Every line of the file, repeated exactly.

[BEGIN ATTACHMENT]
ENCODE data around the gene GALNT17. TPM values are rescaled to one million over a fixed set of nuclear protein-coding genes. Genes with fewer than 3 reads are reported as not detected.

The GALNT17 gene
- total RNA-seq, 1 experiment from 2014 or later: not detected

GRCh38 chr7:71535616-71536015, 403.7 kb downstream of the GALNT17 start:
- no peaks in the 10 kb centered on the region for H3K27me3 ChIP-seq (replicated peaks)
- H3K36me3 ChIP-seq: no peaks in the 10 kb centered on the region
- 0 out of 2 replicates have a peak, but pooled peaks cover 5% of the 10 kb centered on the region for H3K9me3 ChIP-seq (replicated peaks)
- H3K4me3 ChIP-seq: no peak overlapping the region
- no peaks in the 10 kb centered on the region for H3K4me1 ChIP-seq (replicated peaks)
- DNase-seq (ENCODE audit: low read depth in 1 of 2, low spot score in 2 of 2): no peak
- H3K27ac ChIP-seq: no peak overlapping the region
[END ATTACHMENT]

ENCODE data around the gene GALNT17. TPM values are rescaled to one million over a fixed set of nuclear protein-coding genes. Genes with fewer than 3 reads are reported as not detected.

The GALNT17 gene
- total RNA-seq, 1 experiment from 2014 or later: not detected

GRCh38 chr7:71535616-71536015, 403.7 kb downstream of the GALNT17 start:
- no peaks in the 10 kb centered on the region for H3K27me3 ChIP-seq (replicated peaks)
- H3K36me3 ChIP-seq: no peaks in the 10 kb centered on the region
- 0 out of 2 replicates have a peak, but pooled peaks cover 5% of the 10 kb centered on the region for H3K9me3 ChIP-seq (replicated peaks)
- H3K4me3 ChIP-seq: no peak overlapping the region
- no peaks in the 10 kb centered on the region for H3K4me1 ChIP-seq (replicated peaks)
- DNase-seq (ENCODE audit: low read depth in 1 of 2, low spot score in 2 of 2): no peak
- H3K27ac ChIP-seq: no peak overlapping the region